He will also receive a small amount of cash for walking-around money.
During the course of her conversations with him, McClure learned that Bobbitt Jr is a homeless veteran, according to the Philadelphia Inquirer.
Originally from the Raleigh, North Carolina area, he served in the Marines as an ammunition technician.
His Facebook page shows photos of happier times in his life, including a romantic relationship that ended in 2014.
Bobbitt also had career goals - training to be a paramedic and working long shifts.
He is seen playfully carrying a dog and smiling while standing beside a medical rescue helicopter. 
In August 2014, he wrote that he wanted to be a flight nurse. 
His life took an unfortunate turn that left him homeless in Philadelphia for the past 18 months.
Bobbitt fell onto hard times - encountering money problems. He also turned to drugs and had several run-ins with the law.
His friends say he has a 'good heart' and that if he wanted to he could be a doctor.
In November 2014, he posted an inspirational message on his Facebook page: 'It’s never too late to turn it all around. Be honest with yourself and others.'
About 3,100 people had given to the campaign by Wednesday evening.
'Driving into Philly one night, I made the mistake of thinking that I would be able to make it all the way down I- 95 with my gas light on,' McClure wrote on GoFundMe.
'Needless to say, I was wrong. I never ran out of gas before, and my heart was beating out of my chest. 
'I pulled over as far as I could, and got out of the car to head to the nearest gas station.
'That’s when I met Johnny. Johnny sits on the side of the road every day, holding a sign. 
'He saw me pull over and knew something was wrong. He told me to get back in the car and lock the doors. 
'A few minutes later, he comes back with a red gas can.
'Johnny did not ask me for a dollar, and I couldn’t repay him at that moment because I didn’t have any cash, but I have been stopping by his spot for the past few weeks.
'I repaid him for the gas, gave him a jacket, gloves, a hat, and warm socks, and I give him a few dollars every time I see him.
'I wish that I could do more for this selfless man, who went out of his way just to help me that day. 
'He is such a great guy, and talking to him each time I see him makes me want to help him more and more.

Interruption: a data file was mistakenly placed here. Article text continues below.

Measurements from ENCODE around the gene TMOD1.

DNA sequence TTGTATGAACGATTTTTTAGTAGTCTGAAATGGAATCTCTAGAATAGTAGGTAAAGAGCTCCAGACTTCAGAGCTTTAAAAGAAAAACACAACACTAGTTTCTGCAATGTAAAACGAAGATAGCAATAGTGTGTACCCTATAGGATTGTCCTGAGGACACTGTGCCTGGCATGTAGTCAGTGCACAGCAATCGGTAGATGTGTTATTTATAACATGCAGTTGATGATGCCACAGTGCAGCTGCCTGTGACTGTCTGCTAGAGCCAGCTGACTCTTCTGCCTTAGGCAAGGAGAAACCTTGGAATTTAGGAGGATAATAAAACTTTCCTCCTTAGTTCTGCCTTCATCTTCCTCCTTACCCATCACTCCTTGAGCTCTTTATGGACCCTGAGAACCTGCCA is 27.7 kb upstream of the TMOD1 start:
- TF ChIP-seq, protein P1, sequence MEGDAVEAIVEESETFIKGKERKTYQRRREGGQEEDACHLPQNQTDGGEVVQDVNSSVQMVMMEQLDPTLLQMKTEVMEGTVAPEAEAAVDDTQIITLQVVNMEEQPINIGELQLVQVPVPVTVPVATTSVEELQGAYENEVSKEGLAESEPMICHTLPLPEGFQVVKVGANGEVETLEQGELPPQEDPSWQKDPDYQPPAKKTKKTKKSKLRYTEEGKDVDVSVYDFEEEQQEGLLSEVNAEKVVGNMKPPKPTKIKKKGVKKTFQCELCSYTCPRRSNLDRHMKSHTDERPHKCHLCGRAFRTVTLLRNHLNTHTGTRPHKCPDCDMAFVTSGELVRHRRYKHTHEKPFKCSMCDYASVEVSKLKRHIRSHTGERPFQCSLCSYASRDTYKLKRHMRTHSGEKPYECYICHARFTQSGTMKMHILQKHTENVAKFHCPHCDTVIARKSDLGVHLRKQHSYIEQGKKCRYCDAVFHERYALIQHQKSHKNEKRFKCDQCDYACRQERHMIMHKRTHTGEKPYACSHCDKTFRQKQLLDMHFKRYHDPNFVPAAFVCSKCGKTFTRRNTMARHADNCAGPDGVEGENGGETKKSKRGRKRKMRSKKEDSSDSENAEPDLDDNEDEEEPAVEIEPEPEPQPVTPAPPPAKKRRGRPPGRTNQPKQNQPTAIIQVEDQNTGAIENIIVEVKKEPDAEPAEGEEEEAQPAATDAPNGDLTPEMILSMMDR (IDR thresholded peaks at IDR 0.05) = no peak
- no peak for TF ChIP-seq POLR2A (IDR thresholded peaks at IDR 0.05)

'One day I stopped to see him and had a few things in a bag to give him, one of which was a box of cereal bars so he could have something that he could carry around and eat. 
'He was very appreciative as usual and the first thing he said was “do you want one?” 
'Another time I dropped off 2 Wawa gift cards and a case of water.. the first words that came out of his mouth were "I can’t wait to show the guys" (there are 2 others he hangs out with and they all take care of each other). 
'If just those 2 statements alone do not give you a glimpse of the good heart this man has I’m not sure anything will.
'I am raising money for Johnny. With the money, I would like to get him first and last month’s rent at an apartment, a reliable vehicle, and 4-6 months worth of expenses.
'He is very interested in finding a job, and I believe that with a place to be able to clean up every night and get a good night’s rest, his life can get back to being normal.
'Truly believe that all Johnny needs is one little break. Hopefully with your help I can be the one to give it to him.
'Please help this man get into a home. It is already getting so cold out in Philadelphia, and I can’t imagine what it will be like to be out there all winter. 
'Any little bit will help.' 
'Johnny has reflected on his life,' D’Amico said. 
'He just needs a push in the right direction. I can’t imagine how hard it is. He’s from the Carolinas. He’s a thousand miles from home with nothing, nobody. Things probably snowballed to where he’s living under a bridge.'
Bobbitt told the couple that he wants to live in Robbinsville, New Jersey and work at the Amazon warehouse.
'He definitely has the drive,' D’Amico said. 
'He doesn’t want to be on the streets anymore. He wants to be a functioning member of society and not be sitting on a guard rail in Philadelphia.
'He knows where he’s at and he knows what he has to do to dig himself out,' D’Amico said. 
'It’s almost impossible to dig himself out if he has nobody and nothing. If we can raise enough money to set him up for a few months, where he doesn’t have to worry about where he’s going to sleep and what he’s going to eat, then he can get a job and go about his life.'